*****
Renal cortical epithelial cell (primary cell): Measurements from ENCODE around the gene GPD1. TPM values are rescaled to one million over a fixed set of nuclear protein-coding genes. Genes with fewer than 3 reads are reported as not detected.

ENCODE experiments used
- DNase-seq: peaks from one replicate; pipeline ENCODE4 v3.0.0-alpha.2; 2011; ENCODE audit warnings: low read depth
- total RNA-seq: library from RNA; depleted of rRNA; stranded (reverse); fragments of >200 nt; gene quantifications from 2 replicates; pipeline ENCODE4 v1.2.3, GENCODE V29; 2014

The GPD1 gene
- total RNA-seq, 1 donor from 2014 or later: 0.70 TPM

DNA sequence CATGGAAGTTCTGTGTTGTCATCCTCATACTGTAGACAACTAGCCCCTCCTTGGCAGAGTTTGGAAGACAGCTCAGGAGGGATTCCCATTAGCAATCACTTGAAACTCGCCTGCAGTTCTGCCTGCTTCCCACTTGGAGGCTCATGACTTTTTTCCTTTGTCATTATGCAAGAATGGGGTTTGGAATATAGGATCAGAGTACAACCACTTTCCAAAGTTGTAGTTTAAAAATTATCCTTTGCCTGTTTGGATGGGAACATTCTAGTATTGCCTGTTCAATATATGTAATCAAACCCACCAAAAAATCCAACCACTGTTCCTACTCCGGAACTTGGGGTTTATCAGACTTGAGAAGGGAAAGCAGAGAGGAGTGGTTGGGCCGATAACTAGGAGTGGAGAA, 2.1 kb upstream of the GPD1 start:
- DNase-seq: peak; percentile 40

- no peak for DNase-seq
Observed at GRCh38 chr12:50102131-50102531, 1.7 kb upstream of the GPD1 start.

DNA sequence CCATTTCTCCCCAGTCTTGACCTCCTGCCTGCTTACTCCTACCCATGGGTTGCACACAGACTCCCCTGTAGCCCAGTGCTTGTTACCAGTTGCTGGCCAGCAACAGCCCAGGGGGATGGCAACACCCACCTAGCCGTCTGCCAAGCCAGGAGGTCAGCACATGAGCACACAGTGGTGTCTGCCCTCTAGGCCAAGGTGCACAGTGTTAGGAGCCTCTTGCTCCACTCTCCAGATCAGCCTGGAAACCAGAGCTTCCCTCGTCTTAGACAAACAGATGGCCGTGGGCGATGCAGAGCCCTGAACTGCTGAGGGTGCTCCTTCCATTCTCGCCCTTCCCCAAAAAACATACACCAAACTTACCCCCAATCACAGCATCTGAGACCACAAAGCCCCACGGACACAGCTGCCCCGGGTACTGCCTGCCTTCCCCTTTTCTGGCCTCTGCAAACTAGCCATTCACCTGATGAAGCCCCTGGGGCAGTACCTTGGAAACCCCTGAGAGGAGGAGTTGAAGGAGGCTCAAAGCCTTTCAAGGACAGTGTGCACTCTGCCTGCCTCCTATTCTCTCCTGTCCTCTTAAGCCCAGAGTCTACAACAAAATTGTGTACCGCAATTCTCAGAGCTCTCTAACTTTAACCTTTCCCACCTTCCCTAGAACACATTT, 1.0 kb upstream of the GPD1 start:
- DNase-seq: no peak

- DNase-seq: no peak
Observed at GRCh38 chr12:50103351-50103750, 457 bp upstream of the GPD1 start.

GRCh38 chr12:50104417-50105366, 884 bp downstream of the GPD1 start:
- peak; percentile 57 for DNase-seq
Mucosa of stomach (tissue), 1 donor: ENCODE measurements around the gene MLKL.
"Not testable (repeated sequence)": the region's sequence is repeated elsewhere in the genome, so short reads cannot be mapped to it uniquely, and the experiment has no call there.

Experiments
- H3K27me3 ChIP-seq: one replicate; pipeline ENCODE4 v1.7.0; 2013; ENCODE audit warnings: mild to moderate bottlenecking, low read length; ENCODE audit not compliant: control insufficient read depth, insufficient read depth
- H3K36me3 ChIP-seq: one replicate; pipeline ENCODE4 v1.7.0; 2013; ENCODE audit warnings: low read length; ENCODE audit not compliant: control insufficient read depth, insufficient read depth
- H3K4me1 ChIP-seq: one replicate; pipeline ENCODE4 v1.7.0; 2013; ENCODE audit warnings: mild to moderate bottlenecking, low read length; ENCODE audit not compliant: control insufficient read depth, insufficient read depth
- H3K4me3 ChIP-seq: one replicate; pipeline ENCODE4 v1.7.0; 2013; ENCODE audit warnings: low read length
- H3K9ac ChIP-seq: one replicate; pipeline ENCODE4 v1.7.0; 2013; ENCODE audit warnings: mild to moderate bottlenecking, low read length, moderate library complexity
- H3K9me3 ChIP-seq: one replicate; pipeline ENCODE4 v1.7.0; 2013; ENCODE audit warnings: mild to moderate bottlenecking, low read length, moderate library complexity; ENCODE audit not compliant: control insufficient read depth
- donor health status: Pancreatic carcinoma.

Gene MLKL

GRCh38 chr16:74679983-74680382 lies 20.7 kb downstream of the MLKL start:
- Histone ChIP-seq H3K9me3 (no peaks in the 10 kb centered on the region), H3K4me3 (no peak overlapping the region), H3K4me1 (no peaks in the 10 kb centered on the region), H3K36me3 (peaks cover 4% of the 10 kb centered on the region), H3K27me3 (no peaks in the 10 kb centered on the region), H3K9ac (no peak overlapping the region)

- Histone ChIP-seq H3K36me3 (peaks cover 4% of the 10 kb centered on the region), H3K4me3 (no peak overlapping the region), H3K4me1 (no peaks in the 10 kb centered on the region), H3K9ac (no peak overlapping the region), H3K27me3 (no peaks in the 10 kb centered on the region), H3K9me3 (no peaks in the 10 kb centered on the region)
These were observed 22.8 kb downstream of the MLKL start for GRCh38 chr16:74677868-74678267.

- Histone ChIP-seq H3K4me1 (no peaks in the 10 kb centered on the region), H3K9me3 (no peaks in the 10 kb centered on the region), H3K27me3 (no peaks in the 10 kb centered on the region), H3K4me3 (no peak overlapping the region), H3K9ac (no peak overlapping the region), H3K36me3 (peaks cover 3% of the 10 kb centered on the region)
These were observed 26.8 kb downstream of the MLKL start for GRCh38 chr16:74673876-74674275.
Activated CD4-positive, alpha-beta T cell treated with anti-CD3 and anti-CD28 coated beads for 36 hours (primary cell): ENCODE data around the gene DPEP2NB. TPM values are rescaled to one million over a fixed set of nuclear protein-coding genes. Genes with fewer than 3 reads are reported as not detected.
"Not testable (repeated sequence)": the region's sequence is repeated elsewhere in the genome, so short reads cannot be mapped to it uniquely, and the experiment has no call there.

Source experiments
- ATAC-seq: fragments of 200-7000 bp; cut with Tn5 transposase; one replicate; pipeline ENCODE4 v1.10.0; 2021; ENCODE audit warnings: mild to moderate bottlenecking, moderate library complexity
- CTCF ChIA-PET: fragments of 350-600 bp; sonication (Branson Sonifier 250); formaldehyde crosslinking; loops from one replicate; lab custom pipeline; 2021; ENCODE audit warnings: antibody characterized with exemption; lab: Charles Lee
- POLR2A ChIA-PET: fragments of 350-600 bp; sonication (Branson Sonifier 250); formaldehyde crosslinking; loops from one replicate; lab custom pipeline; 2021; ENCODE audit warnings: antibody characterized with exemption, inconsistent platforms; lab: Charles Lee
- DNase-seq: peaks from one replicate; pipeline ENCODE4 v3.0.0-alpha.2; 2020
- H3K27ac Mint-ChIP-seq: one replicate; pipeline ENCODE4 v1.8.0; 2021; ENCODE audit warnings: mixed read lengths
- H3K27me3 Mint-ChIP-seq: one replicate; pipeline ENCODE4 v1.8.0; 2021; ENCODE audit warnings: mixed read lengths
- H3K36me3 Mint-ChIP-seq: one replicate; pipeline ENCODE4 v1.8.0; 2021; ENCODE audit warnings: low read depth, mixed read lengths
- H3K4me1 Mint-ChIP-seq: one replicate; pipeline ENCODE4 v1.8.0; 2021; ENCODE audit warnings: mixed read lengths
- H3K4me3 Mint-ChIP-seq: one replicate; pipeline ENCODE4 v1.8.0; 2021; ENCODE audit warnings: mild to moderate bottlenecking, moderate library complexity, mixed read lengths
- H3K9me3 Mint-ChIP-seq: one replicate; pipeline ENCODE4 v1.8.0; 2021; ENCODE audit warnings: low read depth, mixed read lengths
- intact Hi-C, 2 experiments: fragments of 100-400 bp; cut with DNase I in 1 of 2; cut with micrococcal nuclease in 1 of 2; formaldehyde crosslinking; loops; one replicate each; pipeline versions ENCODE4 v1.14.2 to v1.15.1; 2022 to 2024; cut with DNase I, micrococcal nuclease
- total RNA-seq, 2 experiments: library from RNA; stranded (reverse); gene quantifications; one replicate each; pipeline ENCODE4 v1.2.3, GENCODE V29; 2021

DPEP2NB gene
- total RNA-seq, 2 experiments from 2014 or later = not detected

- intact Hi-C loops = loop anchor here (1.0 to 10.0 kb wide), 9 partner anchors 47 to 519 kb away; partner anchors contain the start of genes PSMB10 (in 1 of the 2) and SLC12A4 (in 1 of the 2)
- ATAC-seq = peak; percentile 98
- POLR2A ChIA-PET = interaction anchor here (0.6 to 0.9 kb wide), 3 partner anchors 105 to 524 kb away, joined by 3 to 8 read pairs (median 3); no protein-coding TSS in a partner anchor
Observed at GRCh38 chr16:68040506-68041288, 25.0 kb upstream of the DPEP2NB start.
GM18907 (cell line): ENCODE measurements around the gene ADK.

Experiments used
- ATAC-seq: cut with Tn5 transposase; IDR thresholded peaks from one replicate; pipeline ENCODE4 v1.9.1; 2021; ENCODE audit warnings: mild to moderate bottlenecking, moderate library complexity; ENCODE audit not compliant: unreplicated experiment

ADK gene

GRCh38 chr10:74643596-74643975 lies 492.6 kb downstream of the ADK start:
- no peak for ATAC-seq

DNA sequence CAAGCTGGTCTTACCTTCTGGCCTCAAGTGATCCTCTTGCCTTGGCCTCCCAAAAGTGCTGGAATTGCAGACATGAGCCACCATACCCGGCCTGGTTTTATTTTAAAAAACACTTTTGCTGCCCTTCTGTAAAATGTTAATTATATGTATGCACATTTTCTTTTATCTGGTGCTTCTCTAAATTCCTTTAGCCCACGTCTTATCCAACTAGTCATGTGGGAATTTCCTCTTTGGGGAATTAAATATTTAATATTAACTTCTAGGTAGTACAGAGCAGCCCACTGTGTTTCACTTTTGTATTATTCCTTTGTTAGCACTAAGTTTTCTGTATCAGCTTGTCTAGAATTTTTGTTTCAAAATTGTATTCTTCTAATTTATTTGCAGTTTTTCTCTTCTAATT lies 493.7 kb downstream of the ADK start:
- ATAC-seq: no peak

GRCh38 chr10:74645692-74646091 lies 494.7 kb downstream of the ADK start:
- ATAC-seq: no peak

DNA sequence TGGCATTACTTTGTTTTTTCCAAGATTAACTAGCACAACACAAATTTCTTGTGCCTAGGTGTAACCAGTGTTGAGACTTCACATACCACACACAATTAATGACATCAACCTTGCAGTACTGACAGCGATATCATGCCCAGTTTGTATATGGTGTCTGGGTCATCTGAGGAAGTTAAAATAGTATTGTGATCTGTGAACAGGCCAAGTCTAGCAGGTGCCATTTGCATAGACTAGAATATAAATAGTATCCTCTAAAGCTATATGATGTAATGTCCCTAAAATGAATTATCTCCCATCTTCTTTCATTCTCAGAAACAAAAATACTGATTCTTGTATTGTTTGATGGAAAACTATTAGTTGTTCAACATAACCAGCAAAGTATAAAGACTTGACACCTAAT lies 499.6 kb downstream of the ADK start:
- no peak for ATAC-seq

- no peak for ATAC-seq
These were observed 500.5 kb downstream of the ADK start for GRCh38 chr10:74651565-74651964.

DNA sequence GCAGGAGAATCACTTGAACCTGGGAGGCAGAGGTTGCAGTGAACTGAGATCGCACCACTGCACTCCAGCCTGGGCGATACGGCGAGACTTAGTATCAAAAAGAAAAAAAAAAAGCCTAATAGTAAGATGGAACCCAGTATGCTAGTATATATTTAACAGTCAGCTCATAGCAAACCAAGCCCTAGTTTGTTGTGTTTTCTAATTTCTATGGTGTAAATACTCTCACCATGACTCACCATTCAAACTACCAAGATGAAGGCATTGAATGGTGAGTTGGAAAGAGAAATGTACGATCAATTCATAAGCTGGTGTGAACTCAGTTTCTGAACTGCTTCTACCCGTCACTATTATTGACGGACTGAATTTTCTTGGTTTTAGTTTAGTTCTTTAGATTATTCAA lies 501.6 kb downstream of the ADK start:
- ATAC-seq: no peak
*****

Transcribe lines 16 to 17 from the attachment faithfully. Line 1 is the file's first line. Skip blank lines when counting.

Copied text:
- peak; percentile 57 for DNase-seq
Mucosa of stomach (tissue), 1 donor: ENCODE measurements around the gene MLKL.